FIG. 1 is a perspective view of the table saw gauge incorporating the invention;

FIG. 2 is a perspective view of the table saw gauge of FIG. 1 showing the blade of the gauge in a raised position;

FIG. 3 is a front view of the body of the table saw gauge of FIG. 1;

FIG. 4 is a back view of the body of the table saw gauge of FIG. 1;

FIG. 5A is a front view of the blade of the table saw gauge of FIG. 1;

FIG. 5B is a back view of the blade of the table saw gauge of FIG. 1;

FIG. 6 is a front view of the table saw gauge as shown in FIG. 1;

FIG. 7 is a left side view of the table saw gauge of FIG. 1;

FIG. 8 is a right side view of the table saw gauge of FIG. 1;

FIG. 9 is an illustration of the use of the table saw gauge of FIG. 1 to determine the blade height of a table saw blade;

FIG. 10 is a perspective view similar to FIG. 9 showing the use of the table saw gauge to determine the blade height of a table saw blade;

FIG. 11 is an illustration of the use of the table saw gauge of FIG. 1 to determine the blade angle of a table saw blade; and

FIG. 12 is an illustration of the use of the table saw gauge of FIG. 1 to determine the distance between a table saw blade and an adjacent fence or guide.

DETAILED DESCRIPTION OF THE DRAWINGS

Referring now to the Drawings and particularly to FIG. 1 thereof, there is shown a table saw gauge 20 incorporating the preferred embodiment of the invention. The table saw gauge 20 includes a body 22 and a blade 24 pivotally supported on the body. The body 22 includes a base 26 adapted for engagement with the table top of a table saw to position the table saw gauge 20 relative to the blade of the table saw. The body and blade of the table saw gauge are preferably made from one of the many common plastic materials which are currently used in the manufacture of tools, hardware and the like. Conventional injection molding techniques may be used to fabricate the body and the blade. Those skilled in the art will appreciate the fact that the invention is not limited to the foregoing materials. The component parts of the table saw gauge of the present invention may be made from any desired material including steel, aluminum or other metals using conventional metal working techniques. Additionally, glass and other ceramics may be used.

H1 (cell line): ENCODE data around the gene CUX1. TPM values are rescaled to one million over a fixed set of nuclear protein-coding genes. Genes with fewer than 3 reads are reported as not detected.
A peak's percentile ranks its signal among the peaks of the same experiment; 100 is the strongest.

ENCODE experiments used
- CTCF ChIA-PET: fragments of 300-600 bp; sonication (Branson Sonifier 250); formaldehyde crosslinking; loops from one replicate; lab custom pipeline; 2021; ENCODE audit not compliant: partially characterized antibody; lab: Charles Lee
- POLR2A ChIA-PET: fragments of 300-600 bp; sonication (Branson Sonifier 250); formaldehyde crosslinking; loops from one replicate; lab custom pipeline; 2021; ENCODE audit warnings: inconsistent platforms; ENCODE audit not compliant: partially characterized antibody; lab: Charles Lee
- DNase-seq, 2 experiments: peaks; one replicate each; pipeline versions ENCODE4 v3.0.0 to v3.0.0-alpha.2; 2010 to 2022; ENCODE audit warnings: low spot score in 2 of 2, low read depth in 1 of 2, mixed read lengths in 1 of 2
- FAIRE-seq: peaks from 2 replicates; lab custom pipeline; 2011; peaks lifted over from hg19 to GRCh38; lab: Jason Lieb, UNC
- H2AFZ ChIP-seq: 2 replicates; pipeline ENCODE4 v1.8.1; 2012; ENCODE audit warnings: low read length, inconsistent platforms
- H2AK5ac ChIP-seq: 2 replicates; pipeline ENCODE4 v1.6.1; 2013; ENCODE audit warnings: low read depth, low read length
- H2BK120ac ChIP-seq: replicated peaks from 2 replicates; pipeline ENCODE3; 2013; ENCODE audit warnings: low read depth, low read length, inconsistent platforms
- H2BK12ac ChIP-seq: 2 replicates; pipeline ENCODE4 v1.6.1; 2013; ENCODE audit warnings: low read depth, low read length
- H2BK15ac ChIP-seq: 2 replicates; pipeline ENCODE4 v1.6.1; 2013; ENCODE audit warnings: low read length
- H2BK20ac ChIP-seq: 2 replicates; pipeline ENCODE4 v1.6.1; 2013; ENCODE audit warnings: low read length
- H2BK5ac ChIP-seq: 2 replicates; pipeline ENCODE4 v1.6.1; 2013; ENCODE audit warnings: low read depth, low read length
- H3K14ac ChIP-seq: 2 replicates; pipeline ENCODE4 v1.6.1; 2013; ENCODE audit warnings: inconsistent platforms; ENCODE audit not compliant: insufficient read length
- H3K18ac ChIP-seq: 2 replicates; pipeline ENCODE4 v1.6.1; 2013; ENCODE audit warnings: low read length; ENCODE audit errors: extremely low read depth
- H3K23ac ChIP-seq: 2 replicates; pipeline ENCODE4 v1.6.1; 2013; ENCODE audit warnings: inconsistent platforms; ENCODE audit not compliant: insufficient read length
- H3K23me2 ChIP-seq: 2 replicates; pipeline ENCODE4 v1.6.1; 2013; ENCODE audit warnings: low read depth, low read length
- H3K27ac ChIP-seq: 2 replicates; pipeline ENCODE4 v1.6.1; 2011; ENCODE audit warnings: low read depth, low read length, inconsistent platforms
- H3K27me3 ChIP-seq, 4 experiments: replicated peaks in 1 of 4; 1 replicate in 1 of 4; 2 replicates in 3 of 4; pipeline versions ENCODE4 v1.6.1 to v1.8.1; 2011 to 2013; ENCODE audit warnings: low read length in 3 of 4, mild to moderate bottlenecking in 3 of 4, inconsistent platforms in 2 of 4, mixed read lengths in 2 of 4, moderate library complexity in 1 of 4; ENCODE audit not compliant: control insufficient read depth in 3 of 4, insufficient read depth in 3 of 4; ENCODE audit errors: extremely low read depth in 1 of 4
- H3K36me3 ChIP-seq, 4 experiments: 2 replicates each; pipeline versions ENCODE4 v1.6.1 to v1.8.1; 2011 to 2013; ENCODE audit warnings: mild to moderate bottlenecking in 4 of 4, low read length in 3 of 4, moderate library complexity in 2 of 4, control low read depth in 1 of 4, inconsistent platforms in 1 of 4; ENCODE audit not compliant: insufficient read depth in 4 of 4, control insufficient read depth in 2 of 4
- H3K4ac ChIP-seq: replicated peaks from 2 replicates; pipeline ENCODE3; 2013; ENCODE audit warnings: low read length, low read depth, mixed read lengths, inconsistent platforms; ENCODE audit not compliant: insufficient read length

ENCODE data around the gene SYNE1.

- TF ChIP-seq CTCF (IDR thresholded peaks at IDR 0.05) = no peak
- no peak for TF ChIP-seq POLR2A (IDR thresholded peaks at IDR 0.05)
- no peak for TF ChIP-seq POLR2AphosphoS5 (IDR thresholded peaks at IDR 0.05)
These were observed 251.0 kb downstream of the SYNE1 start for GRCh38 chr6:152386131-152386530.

The blade 24 includes a first armature 28 adapted for engagement with the teeth of a table saw blade to determine the height of the blade above the table top. The blade 24 further includes a second armature 30 extending at less than a 90 angle from the table surface. The second armature 30 is adapted to engage the side of a table saw blade to determine the angle between the table saw blade and the table top of the saw. The blade 24 further includes a first pointer 32 adapted for cooperation with a first scale on the body 22 to determine the height of the table saw blade and a second pointer 34 adapted for cooperation with a second scale on the body 22 to determine the angle between the table saw blade and the table top. The body 22 is also provided with a scale 36 useful in determining the distance between the table saw blade and an adjacent fence or guide.

The table saw gauge 20 of FIG. 1 is further illustrated in FIG. 2. The body 22 is provided with a arcuate slot 37. A threaded fastener 38 is mounted on the blade 24 and extends through the slot 37 of the body 22. A nut 39 (FIG. 4) cooperates with the threaded fastener 38 to secure the blade 24 in a desired angular relationship relative to the body 22. This feature is useful in positioning either the armature 28 or the armature 30 in a predetermined location in order to allow movement of the saw blade to a desired height and/or to a desired angular relationship relative to the table top of the table saw.